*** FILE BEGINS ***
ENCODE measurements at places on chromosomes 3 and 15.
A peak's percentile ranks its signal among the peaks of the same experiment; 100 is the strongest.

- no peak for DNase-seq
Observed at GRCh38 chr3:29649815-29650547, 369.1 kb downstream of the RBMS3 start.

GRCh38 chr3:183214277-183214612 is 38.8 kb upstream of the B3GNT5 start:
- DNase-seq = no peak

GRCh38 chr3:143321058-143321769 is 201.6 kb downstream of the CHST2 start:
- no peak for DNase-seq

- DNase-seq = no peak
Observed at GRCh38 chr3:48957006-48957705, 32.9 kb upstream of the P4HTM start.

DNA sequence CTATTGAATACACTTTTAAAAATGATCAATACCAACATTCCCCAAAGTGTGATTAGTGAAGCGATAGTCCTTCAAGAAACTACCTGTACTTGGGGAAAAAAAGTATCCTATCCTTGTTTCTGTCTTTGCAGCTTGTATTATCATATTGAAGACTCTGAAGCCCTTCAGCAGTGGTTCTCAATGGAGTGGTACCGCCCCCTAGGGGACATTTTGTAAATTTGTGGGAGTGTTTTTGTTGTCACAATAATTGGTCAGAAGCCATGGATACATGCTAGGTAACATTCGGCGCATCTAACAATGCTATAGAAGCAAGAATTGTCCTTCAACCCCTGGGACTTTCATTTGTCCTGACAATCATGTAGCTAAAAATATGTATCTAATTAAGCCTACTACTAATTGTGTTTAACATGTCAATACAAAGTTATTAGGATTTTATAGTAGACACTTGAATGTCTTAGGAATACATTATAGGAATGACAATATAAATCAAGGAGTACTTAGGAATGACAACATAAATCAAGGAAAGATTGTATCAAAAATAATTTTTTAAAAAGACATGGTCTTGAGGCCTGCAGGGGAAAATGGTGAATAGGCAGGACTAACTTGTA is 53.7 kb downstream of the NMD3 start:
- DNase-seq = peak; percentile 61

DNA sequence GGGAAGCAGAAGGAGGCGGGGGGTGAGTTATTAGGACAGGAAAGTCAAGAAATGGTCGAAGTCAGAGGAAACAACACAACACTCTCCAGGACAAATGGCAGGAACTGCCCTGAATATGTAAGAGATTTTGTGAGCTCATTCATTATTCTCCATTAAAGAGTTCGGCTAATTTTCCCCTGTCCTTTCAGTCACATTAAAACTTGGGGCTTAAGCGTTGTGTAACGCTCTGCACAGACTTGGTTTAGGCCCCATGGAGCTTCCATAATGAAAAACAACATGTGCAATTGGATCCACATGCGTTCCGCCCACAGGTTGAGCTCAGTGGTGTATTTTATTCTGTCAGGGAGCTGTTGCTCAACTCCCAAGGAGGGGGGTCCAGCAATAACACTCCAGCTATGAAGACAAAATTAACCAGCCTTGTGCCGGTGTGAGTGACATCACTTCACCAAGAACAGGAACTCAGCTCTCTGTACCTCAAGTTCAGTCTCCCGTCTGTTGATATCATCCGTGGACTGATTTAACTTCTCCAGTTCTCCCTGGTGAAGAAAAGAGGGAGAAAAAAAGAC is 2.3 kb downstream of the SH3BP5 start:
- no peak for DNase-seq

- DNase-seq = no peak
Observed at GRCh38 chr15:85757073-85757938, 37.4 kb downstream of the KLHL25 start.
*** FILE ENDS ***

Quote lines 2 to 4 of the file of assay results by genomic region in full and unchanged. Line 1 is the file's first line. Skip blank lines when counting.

A peak's percentile ranks its signal among the peaks of the same experiment; 100 is the strongest.

- no peak for DNase-seq
Observed at GRCh38 chr3:29649815-29650547, 369.1 kb downstream of the RBMS3 start.